Rain, rain, go away…

I woke up this morning to my oldest son telling me that his brother (the second oldest son) had some soda (pop, coke, etc)…YESTERDAY!

And that, my dears, has set the tone of the day. I’ve run across crazy, weird, and insane all day. Maybe with a little bit (or a whole lot in one case) of ignorance. The saddest part is that I really haven’t even left the house today. I’ve been working on my manuscript all day, watching the world celebrate St. Patrick’s Day, and attempting to figure out exactly what this holiday means to me.

The thing about St. Patrick is…I didn’t really know the guy. I mean, I know what people say about him and all…but I didn’t know him. I just really doubt his life’s mission was to encourage people to get drunk and act like fools. Isn’t that why we do that whole Mardi Gras thing anyway?

With those recurring thoughts all week, I set out to learn more about St. Patrick and investigate the origins of the holiday we celebrate today. And I really wasn’t surprised by what I found.

Our beloved shamrock saint’s birth is a bit sketchy. He was the son of a deacon, and the grandson of a priest. Evidence suggests that he lived during the fifth century and that he was taken into Ireland as a slave by some passing Irish pirates at the age of sixteen. He was enslaved long enough to become familiar with the culture, fluent in the language, and one can only suppose that after six years he had probably made a few friends along the way. Apparently, he was strengthening his relationship with God while being held as a slave in Ireland. Doesn’t surprise me. I’d probably be talking to God quite a bit if you had me herding sheep in Ireland. Then, one day he heard a voice tell him to go…so he went. He escaped from Ireland, and went home.

I bet the man was really happy. I bet he was just thrilled to be home, or maybe not. I don’t know him like that. He might have been sad to leave new friends behind. Maybe it was all strange and weird for him. I have no clue. I just know that he left and went home…and a while later had a vision.

To make an otherwise boring story short, he went back to Ireland to preach the gospel. He was converting people to Christianity, building churches, and Wikipedia paints the picture of a man that was digging into the pockets of the rich and converting them. I mean, maybe he was. I wasn’t there. Legends pop up from time to time about this guy, and they may all be true, but we will probably never know.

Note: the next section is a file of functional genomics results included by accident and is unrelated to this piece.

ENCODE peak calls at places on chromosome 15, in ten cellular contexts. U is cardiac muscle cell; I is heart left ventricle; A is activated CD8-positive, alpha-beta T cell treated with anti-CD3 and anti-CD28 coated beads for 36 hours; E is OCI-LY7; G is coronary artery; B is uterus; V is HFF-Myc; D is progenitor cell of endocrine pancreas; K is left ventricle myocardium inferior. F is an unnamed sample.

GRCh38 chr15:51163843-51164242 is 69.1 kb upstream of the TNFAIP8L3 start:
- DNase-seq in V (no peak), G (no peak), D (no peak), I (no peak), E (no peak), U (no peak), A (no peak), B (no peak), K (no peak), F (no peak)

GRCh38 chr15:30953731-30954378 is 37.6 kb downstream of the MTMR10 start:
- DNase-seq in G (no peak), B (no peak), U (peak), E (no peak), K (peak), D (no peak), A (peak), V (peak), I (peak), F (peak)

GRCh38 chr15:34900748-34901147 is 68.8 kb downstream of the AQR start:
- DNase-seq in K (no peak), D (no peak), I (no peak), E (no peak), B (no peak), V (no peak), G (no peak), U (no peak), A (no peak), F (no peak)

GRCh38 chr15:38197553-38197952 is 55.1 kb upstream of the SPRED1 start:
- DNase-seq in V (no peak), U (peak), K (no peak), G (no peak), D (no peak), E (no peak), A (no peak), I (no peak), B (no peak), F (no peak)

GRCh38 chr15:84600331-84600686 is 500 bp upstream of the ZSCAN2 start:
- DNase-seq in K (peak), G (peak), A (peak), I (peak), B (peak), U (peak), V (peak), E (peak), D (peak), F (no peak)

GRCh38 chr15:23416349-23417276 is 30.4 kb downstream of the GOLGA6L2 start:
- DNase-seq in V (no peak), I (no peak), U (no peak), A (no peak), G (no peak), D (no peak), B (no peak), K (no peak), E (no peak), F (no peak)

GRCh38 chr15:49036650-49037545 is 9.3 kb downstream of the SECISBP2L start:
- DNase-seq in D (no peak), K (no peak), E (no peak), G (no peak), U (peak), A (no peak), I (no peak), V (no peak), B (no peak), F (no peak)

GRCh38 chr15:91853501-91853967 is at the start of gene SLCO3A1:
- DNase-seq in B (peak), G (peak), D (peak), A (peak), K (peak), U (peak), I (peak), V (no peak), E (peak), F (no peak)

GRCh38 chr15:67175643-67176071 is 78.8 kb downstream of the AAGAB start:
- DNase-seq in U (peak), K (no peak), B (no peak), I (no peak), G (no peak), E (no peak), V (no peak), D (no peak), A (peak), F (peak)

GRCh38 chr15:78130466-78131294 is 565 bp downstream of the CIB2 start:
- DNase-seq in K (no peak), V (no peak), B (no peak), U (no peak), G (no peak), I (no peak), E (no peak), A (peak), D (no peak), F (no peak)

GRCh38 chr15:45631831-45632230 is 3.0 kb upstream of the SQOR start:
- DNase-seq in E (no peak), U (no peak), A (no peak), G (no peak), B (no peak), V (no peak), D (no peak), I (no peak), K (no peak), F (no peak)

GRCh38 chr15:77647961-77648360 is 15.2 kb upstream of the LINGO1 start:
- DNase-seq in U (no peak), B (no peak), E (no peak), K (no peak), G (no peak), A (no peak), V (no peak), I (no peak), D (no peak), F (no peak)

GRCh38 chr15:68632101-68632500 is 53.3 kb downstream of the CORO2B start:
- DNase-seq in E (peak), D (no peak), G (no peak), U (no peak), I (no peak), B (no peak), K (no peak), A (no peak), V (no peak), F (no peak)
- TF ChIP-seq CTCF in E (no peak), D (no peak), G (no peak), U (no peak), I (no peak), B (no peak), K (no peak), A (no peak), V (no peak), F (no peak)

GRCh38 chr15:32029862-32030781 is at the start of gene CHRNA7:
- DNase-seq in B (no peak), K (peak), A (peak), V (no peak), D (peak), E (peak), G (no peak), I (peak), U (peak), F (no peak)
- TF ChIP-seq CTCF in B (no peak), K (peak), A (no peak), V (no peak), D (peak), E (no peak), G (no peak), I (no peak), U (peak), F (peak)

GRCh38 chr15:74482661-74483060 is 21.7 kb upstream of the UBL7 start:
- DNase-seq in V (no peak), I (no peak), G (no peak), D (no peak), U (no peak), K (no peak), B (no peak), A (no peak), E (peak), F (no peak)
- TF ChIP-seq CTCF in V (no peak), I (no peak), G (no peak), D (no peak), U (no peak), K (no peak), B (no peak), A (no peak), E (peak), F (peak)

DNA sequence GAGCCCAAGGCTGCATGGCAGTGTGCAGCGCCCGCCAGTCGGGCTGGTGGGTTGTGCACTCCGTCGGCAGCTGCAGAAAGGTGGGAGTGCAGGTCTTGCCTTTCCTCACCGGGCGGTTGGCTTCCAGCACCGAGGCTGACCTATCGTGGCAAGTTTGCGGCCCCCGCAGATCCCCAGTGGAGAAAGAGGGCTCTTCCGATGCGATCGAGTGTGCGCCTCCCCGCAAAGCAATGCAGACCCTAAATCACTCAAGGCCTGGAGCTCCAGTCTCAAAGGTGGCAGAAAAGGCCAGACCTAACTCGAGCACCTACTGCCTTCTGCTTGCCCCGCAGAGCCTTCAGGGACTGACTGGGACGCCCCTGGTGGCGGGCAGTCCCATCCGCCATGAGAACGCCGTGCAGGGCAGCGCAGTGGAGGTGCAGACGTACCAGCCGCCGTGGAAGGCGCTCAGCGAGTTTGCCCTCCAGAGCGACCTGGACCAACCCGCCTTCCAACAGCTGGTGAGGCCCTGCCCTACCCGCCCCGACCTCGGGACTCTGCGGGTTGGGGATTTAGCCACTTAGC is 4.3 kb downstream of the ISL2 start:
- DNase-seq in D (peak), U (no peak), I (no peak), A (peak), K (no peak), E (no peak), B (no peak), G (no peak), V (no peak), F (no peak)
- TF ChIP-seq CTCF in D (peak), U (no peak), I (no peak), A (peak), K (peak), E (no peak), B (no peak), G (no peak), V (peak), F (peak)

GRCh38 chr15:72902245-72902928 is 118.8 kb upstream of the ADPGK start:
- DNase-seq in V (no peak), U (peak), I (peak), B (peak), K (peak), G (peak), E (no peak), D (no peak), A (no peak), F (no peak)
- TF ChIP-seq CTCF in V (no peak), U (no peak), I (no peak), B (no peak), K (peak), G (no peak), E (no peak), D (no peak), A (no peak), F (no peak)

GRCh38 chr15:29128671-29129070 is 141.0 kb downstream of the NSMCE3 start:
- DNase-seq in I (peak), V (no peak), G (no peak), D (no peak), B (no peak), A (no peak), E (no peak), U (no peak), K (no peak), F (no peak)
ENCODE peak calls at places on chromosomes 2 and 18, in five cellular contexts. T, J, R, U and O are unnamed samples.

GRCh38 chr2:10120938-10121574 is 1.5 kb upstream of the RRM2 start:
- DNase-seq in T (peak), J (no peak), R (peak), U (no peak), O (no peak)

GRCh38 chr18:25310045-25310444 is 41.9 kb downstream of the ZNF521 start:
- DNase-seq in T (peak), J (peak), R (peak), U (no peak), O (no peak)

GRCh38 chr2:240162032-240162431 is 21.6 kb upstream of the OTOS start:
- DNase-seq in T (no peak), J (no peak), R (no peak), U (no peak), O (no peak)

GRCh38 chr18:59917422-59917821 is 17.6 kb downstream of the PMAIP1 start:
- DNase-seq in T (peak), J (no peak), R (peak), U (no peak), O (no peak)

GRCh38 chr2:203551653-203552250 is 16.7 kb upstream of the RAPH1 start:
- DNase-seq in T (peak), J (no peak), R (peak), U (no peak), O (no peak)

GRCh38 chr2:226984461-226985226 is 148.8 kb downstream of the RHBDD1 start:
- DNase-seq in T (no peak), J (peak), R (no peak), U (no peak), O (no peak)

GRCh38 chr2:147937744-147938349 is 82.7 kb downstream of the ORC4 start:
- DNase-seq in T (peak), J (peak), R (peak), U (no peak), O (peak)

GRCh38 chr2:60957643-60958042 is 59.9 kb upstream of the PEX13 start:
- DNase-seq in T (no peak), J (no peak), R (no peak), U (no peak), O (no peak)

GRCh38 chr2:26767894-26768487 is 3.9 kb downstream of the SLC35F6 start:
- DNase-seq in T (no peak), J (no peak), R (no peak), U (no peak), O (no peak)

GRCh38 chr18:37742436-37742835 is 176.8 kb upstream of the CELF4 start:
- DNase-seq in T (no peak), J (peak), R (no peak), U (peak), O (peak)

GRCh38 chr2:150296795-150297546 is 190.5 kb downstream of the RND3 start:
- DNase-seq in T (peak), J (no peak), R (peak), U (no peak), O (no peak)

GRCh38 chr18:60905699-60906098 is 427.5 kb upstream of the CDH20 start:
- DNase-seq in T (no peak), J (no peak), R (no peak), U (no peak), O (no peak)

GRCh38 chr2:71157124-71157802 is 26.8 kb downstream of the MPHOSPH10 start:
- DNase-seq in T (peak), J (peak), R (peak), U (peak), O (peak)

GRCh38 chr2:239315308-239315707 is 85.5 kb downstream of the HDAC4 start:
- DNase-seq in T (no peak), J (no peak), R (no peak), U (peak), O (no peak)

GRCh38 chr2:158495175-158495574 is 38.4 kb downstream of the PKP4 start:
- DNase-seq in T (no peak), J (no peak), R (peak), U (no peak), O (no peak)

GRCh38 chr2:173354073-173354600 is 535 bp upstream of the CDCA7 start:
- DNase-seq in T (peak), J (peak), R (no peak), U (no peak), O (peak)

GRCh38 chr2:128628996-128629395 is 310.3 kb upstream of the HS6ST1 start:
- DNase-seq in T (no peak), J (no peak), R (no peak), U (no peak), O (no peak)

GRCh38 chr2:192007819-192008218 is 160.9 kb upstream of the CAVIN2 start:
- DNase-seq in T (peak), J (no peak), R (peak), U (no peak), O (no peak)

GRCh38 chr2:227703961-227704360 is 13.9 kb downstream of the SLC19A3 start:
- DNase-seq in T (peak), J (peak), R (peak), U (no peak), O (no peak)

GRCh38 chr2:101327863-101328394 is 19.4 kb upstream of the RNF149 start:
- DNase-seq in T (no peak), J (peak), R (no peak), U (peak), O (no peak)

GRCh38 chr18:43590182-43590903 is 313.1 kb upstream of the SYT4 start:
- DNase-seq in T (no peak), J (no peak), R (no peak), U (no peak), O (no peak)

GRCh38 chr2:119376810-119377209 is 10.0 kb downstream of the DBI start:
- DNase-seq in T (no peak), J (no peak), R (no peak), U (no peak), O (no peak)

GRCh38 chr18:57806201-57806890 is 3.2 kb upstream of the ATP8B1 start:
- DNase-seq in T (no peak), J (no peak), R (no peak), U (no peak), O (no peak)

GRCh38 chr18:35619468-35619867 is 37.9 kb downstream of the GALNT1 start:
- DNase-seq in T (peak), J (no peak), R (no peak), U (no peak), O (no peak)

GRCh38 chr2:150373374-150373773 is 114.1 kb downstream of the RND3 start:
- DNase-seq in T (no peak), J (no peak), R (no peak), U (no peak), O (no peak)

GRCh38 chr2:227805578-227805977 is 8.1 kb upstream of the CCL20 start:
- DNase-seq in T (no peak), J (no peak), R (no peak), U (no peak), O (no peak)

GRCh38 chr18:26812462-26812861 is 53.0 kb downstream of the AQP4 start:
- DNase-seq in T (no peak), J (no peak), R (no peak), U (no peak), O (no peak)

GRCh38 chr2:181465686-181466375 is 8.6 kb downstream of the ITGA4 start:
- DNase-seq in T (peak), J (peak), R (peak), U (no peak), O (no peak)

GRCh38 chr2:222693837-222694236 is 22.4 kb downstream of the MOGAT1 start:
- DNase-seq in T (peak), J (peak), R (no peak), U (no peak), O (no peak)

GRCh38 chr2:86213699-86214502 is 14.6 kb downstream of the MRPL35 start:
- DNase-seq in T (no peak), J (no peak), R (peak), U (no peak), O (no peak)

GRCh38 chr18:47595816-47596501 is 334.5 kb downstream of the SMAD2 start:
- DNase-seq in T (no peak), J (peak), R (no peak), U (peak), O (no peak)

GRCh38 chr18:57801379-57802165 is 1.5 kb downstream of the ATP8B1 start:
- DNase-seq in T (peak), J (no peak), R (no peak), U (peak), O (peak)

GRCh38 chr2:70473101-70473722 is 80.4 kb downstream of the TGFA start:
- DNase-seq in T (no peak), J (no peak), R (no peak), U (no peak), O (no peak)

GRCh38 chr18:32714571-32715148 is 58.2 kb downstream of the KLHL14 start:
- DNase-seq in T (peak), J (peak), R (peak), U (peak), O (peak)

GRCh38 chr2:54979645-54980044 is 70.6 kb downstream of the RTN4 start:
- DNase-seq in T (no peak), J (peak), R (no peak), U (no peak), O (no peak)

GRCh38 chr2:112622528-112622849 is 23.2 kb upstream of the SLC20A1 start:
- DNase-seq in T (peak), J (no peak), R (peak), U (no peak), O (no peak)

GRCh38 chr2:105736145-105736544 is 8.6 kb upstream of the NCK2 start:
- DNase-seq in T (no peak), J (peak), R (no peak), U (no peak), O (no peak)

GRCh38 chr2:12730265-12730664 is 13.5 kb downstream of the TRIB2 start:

So, why do we celebrate St. Patrick’s Day today? Supposedly, this is the day that St. Patrick died, and it’s the day we feast to remember him. It all began as a tradition within the Christian church to celebrate their martyrs on the day they died. It’s not a practice that I was taught growing up, so I probably can’t explain why it is practiced so widely within the community.

Now, I was raised in a church. I was raised in a very small church, but I’ve been reading and studying for weeks trying to figure out what the modern incarnation of St. Patrick’s Day has to do with the gospel message. I mean, it really doesn’t, but I think it’s interesting how so many people choose to celebrate this Christian and his work but will laugh in a Christian’s face for suggesting that there may be some truth to the message.

I love the smell of hypocrisy on St. Patrick’s Day morning. Honor the man, ignore his message.

This man poured his life into advancing that message. He was a poor man who simply traveled and taught people about God.He lived the kind of life every Christian is supposed to want, and yet we don’t talk about that. Today, St. Patrick’s Day is little more than a celebration of Irish heritage. While celebrating Irish heritage is not a bad thing, I do find it discouraging that the Irish heritage is celebrated at the cost of such an important testimony.

For the most part, the original intent of the day was (as most religious holidays) to worship and then to eat. The Irish have done this for many years, and it wasn’t until quite recently that St. Patrick’s Day began to stand for parties and green beer. It was done in the name of tourism, under the authority of revenue. Yes, my friends…you celebrate St. Patrick’s Day because someone wanted to make money off of you. In 1995, the Irish government decided to start using St. Patrick’s Day to market Ireland, along with all its admittedly wonderful charms, to the rest of the world. You don’t celebrate this day to remember the man that brought Christ to the Irish.

That man is just a story that gets tacked onto the end of the modern day celebration. His life is not celebrated on this day, and his testimony in this world (while still told) is being silenced by the corporate machine that keeps us all going here in the material world. That message though, the one he lived his life for, will never fade. It’s never going to be silenced, even to the end of the Earth. That’s the best part. They can take the Christianity out of St. Patrick’s Day, but they can’t take the Christian out of St. Patrick.

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